19 years old and from Serekunda, Gambia.
To reach Lampedusa he crossed six countries: The Gambia, Senegal, Mali, Burkina Faso, Niger, and the most dangerous of all, Libya.
His journey took two years.
It took two weeks and five days to arrive in Agadez, Niger, where he stayed for one week.
From Agadez, he says, the journey is different because the people you meet to transfer you next are Libyan, which is to say, traffickers.
He crossed the Sahara desert in the cab of a pickup truck with 38 people. “It was like being on another planet,” he says. He had 10 liters of water for himself, and without stopping completed the trip in two-and-a-half days. Everyone in the truck survived.
His first stop in Libya was Gadron* where he stayed for two months on the second floor of the building where he was employed as a housekeeper and dishwasher.
David transferred to Sabha, Libya next. He stayed there in the city limits for one month.
“To be honest, it was good for me in Sabha.” He had an Arab friend that kept him in his protective orbit, providing everything from good food like chicken and stew, to clothes. It’s an uncommon, albeit lucky, story. His friend even paid for his trip to Tripoli.
Things seemed to be moving swiftly for David. By the time he reached Tripoli he knew Italy would be his next stop.
Another black man, but not Gambian, he said, helped him find work from an Arab man in the city. The job offer as a cement mixer was a struggle because he is neither trained in the work, nor was he in sufficient health to manage it. Lifting too much put pressure on his heart, which is weak, and he would get chest pains. He managed half a day for 20 dinars, and ended up walking away from it.
He returned to his drop-off point, to the compound he stayed at with over 200 other migrants. There were about ten rooms, but they were still not big enough to house everyone, so some people would sleep outside. Food and water was a struggle. David lived there for two months.
During his days, he found alternative work as a gardener and housekeeper, earning 10 dinars a day; that comes out to roughly $7.45 USD, or a little over six Euros. His employer agreed to pay for his boat in Garapoli* though, so it was a good trade for him.
He arrived at the coast and helped push the boat out to sea. After two hours on the water the trip was over: he was captured by Libyan police and taken to prison in Tripoli. David’s story takes a nightmare turn here.
David says the International Organization for Migration (IOM) was in dialogue with the Libyan authorities who picked him up, and to whom they declared any migrants they arrested would be deported, not imprisoned.
In the end, David figured it was just lip service to appease the IOM, because he spent five months in a prison named Suq al Ahad**.
“Those five months, I was out of my senses. Sometimes I was unconscious,” David told me.
He was beaten seriously with strikes from a gun, hard blows over his head that went on for almost a week.
He was instructed to call his family for money. There is a contact in Tripoli migrants will call; then, the Tripoli contact will dial the designated family member from the migrant’s origin country. He told his captors no one in his family had money, and he never attempted a call because of that. He was beaten over his head, and with something like a pipe over his knees.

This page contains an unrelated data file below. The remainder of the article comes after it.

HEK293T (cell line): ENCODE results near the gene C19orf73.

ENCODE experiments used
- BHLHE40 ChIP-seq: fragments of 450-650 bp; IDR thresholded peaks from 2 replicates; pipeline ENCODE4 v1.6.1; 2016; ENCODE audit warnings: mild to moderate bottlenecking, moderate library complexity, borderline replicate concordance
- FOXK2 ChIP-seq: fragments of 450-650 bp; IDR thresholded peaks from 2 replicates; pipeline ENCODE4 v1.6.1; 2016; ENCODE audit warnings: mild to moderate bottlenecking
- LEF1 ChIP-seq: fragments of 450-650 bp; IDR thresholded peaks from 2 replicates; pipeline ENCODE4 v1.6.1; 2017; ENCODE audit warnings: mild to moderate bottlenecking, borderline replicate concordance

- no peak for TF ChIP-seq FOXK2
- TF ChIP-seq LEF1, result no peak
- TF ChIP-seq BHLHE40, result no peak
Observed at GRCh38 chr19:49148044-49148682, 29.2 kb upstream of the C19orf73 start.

The over 200 prisoners staged a break one day. He was among the first out the door. In the shuffle, a lot of them fell, including him. He stood up though and staggered on, almost directionless. He saw an orange grove in the distance. He rant to it and hid. He ate one of the oranges for energy. He hadn’t had vitamin C in months on account of the poor food quality he received in prison. He started running again, still without direction, and since he was coming from prison, he had no shoes, which caught the eye of a man nearby.
He was a hunter, David says, and called to him to help. David was reluctant, but he went anyway. He told the Libyan man the name of the prison he had come from and the man knew it was bad.
David described what it was like inside. There were more than 50 women kept separate from the men, and he was explicit that they had it “worse.” However, he had no knowledge of sexual abuse. People were sick and dying though, but no nurse or doctor was available to them.
The man finally helped him find a doctor, because his knees hurt badly, and there were other serious cuts and bruises across his body. He developed headaches from the blows he took. He says he will lose track of time and the days of the week. For that, he isn’t sure how long he spent in Tripoli before he made it to the coast again.
But he did recover enough to work as a gardener and housekeeper, and was lucky, he says, that he was never sold on the slave market. He was aware of “many people” who would be brought to a market where migrants were sold by their “employers” for around 500 dinars a person, sometimes 1000 dinars.
He arrived in the coastal camp of Sabratha and stayed there for two months. He had chest pain. There was no bed or floor, so he slept on the ground in the bush. There was only tap water to drink, which was no good because it was untreated. He ate a porridge made of flour and water, sometimes he’d get pasta like spaghetti or macaroni, or sometimes a bit of rice. Sometimes, though, no matter what he ate, he’d vomit. Likely on account of the poor water quality that was making him sick.
David crossed the Mediterranean Sea in a rubber dinghy at 4:00am with 141 people, including more than 15 women, one child, and one baby boy. David arrived in Lampedusa on Saturday, April 15, 2017.
“Thank God I’m safe,” he said.
David is an amazing human being.
* City names and spellings not verified.
** Suq al Ahad prison is located in Tarhunah, a town 65 kilometers southeast of Tripoli.